My first encounter with Mississippi kites was nothing unique as they commonly follow livestock, wild animals, or even wildlife biologist walking around in the country looking for critters, anticipating that some kind of large flying insect might be kicked up. They also take advantage of other things that flush out insects, mice, lizards, small snakes and frogs like fire or moving farm machinery. Grasshoppers, cicadas, beetles, katydids, and dragonflies are their preferred prey which they typically catch in flight with their talons and eat in mid-air by passing them from feet to beak. They'll also snatch prey from tree limbs or drop to the ground for an occasional mouse meal. Mississippi kites are gregarious by nature and are often seen feeding or perched in groups.
My father-in-law who farmed up in the Panhandle near Paducah, Texas, called them "blue darters." Their feeding adaptation, however, is much different from that of Cooper's or sharp-shinned hawks that share the same moniker but prey heavily on small birds - Mississippi kites don't. Up in that area, shelterbelts planted during the 1930s to reduce wind and water erosion of soil are now favorite hangouts for Mississippi kites.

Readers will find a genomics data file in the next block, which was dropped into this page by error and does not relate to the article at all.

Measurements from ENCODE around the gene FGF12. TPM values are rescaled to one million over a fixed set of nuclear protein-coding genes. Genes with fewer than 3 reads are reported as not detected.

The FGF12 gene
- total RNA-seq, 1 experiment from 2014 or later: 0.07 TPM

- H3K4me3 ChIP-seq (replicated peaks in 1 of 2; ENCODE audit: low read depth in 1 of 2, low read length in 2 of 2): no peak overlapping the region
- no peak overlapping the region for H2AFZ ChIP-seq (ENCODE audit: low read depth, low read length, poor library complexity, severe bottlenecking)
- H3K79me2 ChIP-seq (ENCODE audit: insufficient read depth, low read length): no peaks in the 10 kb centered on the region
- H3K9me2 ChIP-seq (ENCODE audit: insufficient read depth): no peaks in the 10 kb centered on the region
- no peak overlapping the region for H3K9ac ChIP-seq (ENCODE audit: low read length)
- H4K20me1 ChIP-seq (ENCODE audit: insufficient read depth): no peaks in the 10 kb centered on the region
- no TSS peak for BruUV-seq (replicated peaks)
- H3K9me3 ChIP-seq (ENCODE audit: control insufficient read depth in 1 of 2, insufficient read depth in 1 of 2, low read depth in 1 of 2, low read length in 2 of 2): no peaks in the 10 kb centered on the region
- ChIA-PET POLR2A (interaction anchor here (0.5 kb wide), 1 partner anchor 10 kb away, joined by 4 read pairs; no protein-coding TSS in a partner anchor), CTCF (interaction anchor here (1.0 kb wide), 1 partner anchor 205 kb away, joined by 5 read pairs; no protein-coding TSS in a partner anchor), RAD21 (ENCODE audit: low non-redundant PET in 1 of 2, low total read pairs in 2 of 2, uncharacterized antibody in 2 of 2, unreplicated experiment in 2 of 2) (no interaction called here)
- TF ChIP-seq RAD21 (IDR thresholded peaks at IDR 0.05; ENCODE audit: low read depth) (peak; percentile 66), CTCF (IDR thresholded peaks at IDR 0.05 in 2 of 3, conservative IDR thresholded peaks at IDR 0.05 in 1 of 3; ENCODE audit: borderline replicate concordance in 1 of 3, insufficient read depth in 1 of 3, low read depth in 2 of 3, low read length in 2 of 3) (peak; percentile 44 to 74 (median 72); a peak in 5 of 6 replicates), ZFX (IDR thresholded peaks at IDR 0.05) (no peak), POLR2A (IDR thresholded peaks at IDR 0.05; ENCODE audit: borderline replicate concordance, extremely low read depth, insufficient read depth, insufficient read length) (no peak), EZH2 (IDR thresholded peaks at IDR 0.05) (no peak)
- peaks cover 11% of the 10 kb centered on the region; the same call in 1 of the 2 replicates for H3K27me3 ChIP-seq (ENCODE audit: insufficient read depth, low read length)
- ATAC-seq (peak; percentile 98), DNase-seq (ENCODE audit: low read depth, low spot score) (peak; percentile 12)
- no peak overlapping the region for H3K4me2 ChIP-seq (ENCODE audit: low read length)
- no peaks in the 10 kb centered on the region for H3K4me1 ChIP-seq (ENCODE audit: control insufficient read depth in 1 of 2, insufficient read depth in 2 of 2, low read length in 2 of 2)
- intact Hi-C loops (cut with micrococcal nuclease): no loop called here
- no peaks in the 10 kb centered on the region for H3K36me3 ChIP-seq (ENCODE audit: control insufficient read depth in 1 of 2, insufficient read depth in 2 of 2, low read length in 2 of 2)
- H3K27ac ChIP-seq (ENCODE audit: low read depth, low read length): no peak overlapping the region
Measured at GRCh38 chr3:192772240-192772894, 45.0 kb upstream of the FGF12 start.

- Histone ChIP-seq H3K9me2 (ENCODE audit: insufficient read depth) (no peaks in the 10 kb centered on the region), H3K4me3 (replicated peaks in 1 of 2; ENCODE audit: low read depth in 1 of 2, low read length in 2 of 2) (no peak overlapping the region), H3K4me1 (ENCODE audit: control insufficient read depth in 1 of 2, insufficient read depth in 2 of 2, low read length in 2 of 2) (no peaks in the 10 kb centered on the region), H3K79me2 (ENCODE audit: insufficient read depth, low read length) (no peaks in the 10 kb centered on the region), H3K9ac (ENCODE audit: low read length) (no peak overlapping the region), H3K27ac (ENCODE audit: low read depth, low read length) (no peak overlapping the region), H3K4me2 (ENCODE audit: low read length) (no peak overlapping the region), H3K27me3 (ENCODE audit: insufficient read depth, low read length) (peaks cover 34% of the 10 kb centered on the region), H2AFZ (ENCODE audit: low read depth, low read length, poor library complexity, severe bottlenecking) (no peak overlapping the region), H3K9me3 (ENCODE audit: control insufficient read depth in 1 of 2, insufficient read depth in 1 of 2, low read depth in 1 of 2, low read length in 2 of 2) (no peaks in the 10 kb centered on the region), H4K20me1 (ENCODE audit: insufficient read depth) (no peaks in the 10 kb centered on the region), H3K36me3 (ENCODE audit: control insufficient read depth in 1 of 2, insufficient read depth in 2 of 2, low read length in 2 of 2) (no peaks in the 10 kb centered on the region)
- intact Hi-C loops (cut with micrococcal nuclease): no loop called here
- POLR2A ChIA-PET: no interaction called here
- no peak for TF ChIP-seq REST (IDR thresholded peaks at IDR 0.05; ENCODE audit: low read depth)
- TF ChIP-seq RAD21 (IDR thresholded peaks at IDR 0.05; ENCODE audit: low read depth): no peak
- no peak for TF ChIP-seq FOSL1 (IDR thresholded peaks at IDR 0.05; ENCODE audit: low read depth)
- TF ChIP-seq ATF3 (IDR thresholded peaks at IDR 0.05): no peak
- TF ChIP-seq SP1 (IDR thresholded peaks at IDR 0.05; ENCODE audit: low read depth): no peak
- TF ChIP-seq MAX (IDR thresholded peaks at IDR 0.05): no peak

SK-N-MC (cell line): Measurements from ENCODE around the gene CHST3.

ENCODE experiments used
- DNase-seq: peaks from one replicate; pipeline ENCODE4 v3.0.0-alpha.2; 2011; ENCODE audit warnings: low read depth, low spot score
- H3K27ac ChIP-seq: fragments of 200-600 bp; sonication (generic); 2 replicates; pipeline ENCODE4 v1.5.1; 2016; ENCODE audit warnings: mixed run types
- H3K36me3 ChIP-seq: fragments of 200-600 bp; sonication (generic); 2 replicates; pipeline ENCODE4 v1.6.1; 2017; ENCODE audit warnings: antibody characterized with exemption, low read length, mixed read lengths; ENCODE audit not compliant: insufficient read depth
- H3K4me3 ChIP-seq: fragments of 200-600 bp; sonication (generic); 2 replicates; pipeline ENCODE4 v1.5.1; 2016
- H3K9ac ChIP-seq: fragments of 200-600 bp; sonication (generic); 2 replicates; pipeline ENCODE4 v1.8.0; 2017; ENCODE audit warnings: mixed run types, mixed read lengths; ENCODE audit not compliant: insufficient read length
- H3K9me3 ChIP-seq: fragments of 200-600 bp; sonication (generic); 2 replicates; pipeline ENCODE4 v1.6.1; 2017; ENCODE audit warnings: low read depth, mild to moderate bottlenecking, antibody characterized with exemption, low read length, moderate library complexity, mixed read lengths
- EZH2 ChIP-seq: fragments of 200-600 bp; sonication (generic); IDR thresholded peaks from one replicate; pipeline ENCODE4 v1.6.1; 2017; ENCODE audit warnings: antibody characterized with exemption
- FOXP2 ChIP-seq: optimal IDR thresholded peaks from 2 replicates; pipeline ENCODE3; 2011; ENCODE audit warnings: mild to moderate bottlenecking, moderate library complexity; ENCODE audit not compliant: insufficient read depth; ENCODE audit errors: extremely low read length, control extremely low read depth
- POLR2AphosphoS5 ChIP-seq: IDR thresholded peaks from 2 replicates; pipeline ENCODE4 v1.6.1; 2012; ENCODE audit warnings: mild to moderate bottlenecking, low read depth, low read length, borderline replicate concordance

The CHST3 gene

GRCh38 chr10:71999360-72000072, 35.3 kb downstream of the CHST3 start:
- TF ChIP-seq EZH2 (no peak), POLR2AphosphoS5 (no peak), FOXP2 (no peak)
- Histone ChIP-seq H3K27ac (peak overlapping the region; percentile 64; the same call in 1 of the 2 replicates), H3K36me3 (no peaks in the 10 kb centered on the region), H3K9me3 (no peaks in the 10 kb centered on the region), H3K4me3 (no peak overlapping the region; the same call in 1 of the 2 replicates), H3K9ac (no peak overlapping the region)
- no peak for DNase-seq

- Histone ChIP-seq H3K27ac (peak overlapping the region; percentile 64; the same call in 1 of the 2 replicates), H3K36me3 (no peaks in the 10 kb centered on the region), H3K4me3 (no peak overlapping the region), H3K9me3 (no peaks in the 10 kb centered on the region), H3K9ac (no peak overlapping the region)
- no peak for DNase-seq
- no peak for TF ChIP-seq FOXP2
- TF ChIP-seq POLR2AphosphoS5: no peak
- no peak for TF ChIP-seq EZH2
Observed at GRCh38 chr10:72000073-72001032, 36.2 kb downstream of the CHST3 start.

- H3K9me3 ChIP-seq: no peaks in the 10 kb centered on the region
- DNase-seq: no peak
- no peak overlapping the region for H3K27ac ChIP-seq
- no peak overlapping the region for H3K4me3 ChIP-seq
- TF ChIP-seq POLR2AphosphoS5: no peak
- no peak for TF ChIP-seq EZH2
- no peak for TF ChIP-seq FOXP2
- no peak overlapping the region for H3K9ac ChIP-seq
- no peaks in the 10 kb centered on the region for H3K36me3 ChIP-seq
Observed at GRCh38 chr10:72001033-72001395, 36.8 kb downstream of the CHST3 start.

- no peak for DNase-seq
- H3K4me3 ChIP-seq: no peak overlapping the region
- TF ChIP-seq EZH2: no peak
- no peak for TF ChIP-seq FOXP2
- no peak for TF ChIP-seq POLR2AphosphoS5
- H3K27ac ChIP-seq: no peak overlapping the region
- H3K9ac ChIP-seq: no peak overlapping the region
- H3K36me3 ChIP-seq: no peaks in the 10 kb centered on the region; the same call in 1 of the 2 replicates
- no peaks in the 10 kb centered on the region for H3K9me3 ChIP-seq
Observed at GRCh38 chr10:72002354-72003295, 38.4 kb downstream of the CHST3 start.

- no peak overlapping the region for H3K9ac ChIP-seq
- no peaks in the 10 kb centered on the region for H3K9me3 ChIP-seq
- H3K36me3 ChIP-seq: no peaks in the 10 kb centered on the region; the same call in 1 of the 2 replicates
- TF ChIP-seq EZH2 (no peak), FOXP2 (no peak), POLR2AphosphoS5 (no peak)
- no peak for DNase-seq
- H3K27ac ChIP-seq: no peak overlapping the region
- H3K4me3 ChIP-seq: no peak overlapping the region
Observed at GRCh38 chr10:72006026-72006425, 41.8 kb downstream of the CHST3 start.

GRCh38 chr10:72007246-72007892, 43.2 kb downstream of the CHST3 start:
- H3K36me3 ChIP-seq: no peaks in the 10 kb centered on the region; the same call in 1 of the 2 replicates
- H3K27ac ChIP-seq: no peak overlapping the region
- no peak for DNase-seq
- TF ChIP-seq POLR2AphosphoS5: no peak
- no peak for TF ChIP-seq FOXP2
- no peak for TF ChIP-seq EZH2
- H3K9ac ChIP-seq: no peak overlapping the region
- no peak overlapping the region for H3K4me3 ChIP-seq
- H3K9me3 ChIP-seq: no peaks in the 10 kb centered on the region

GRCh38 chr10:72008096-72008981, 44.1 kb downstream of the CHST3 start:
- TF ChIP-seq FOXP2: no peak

Mississippi kites usually build their bulky flat nests of twigs in the top of tall trees along creeks and drainages, but not always. In areas where tall trees are limited, nests may be built at lower levels and in a variety of smaller trees. Due to loss of nesting habitat throughout much of their range, tall trees found in urban areas are often used. Nests are lined with leaves and refreshed with green leaves periodically during the nesting period. Nests from previous years are often reused after a little sprucing up. Groups of Mississippi kites nesting in close proximity are not uncommon. I once climbed a chittum tree along the Tongue River on the Matador Wildlife Management Area up in Cottle County to see if a kite's nest had any eggs in it. Before I got half way to it, the kite that was circling overhead dove and nearly knocked me out of the tree. After several strafing raids, it became clear I was not welcome messing around where I didn't belong. Before being summarily evicted, I did see two whitish eggs in the nest.
Eggs take about 31-32 days to hatch and young are then fed for another 5 weeks or so. Non-breeding year-old birds get some "on-the-job-training" by helping adults construct and defend nests, incubate eggs and brood hatchlings. Scattered insect exoskeletons, wings and assorted body parts can often be found littering the ground below a kite's nest. They prefer to eat just the juicy parts. Like owls, they'll also regurgitate "pellets" of indigestible parts.
I've received a number of calls over the years from golfers that had close encounters of the first kind with an aggressive Mississippi kite that took up housekeeping along their favorite course. I'd sure like to see that Tiger Woods fellow keep his composure attempting a birdie putt on the 18th green for some championship while dodging a disgruntled Mississippi kite. Talk about a handicap! He's good, but not that good.
Until next time - I'll see you down the road and God Bless America!